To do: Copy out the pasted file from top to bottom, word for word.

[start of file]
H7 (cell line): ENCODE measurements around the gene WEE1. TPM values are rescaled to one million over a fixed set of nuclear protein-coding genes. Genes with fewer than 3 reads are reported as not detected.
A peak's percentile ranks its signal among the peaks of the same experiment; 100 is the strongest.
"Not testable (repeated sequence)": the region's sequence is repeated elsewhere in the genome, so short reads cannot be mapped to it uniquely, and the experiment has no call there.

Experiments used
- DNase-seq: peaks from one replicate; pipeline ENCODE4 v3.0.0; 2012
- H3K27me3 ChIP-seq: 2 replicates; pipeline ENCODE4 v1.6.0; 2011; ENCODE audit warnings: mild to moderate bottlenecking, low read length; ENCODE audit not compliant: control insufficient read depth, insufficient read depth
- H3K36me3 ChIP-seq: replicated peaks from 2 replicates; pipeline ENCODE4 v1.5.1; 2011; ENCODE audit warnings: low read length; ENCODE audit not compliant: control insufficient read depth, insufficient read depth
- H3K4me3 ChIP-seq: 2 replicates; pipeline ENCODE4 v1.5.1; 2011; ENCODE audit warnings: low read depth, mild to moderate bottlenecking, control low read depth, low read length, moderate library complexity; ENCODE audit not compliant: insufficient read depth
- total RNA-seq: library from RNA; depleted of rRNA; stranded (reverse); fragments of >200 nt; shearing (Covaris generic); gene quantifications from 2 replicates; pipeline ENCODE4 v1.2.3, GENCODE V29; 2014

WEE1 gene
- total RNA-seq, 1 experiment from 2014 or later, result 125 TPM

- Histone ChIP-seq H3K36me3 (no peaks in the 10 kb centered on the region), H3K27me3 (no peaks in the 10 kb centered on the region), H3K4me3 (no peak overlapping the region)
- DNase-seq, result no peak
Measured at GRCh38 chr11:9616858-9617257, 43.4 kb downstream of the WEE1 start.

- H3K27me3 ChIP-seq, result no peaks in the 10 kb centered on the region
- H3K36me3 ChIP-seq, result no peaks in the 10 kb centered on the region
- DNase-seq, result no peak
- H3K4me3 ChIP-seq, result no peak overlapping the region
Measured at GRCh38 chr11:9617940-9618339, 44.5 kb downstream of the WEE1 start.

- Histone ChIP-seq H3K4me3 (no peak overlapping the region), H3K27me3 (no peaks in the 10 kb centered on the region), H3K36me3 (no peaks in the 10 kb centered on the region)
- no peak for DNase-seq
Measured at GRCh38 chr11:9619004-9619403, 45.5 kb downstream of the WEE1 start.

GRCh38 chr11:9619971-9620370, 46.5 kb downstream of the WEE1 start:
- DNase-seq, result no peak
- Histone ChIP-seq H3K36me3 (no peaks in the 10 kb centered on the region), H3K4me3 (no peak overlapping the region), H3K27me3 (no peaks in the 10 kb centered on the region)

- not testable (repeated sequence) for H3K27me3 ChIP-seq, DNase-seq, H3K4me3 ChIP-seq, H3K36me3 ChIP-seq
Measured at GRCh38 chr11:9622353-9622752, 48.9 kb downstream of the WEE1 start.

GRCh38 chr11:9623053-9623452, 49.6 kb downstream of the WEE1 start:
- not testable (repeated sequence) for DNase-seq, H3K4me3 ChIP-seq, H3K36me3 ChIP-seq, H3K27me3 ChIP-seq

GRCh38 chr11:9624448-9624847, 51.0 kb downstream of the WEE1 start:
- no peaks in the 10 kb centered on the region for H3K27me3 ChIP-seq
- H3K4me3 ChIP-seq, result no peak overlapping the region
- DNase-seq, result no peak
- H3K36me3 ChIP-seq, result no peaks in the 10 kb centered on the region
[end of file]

H7 (cell line): ENCODE measurements around the gene WEE1. TPM values are rescaled to one million over a fixed set of nuclear protein-coding genes. Genes with fewer than 3 reads are reported as not detected.
A peak's percentile ranks its signal among the peaks of the same experiment; 100 is the strongest.
"Not testable (repeated sequence)": the region's sequence is repeated elsewhere in the genome, so short reads cannot be mapped to it uniquely, and the experiment has no call there.

Experiments used
- DNase-seq: peaks from one replicate; pipeline ENCODE4 v3.0.0; 2012
- H3K27me3 ChIP-seq: 2 replicates; pipeline ENCODE4 v1.6.0; 2011; ENCODE audit warnings: mild to moderate bottlenecking, low read length; ENCODE audit not compliant: control insufficient read depth, insufficient read depth
- H3K36me3 ChIP-seq: replicated peaks from 2 replicates; pipeline ENCODE4 v1.5.1; 2011; ENCODE audit warnings: low read length; ENCODE audit not compliant: control insufficient read depth, insufficient read depth
- H3K4me3 ChIP-seq: 2 replicates; pipeline ENCODE4 v1.5.1; 2011; ENCODE audit warnings: low read depth, mild to moderate bottlenecking, control low read depth, low read length, moderate library complexity; ENCODE audit not compliant: insufficient read depth
- total RNA-seq: library from RNA; depleted of rRNA; stranded (reverse); fragments of >200 nt; shearing (Covaris generic); gene quantifications from 2 replicates; pipeline ENCODE4 v1.2.3, GENCODE V29; 2014

WEE1 gene
- total RNA-seq, 1 experiment from 2014 or later, result 125 TPM

- Histone ChIP-seq H3K36me3 (no peaks in the 10 kb centered on the region), H3K27me3 (no peaks in the 10 kb centered on the region), H3K4me3 (no peak overlapping the region)
- DNase-seq, result no peak
Measured at GRCh38 chr11:9616858-9617257, 43.4 kb downstream of the WEE1 start.

- H3K27me3 ChIP-seq, result no peaks in the 10 kb centered on the region
- H3K36me3 ChIP-seq, result no peaks in the 10 kb centered on the region
- DNase-seq, result no peak
- H3K4me3 ChIP-seq, result no peak overlapping the region
Measured at GRCh38 chr11:9617940-9618339, 44.5 kb downstream of the WEE1 start.

- Histone ChIP-seq H3K4me3 (no peak overlapping the region), H3K27me3 (no peaks in the 10 kb centered on the region), H3K36me3 (no peaks in the 10 kb centered on the region)
- no peak for DNase-seq
Measured at GRCh38 chr11:9619004-9619403, 45.5 kb downstream of the WEE1 start.

GRCh38 chr11:9619971-9620370, 46.5 kb downstream of the WEE1 start:
- DNase-seq, result no peak
- Histone ChIP-seq H3K36me3 (no peaks in the 10 kb centered on the region), H3K4me3 (no peak overlapping the region), H3K27me3 (no peaks in the 10 kb centered on the region)

- not testable (repeated sequence) for H3K27me3 ChIP-seq, DNase-seq, H3K4me3 ChIP-seq, H3K36me3 ChIP-seq
Measured at GRCh38 chr11:9622353-9622752, 48.9 kb downstream of the WEE1 start.

GRCh38 chr11:9623053-9623452, 49.6 kb downstream of the WEE1 start:
- not testable (repeated sequence) for DNase-seq, H3K4me3 ChIP-seq, H3K36me3 ChIP-seq, H3K27me3 ChIP-seq

GRCh38 chr11:9624448-9624847, 51.0 kb downstream of the WEE1 start:
- no peaks in the 10 kb centered on the region for H3K27me3 ChIP-seq
- H3K4me3 ChIP-seq, result no peak overlapping the region
- DNase-seq, result no peak
- H3K36me3 ChIP-seq, result no peaks in the 10 kb centered on the region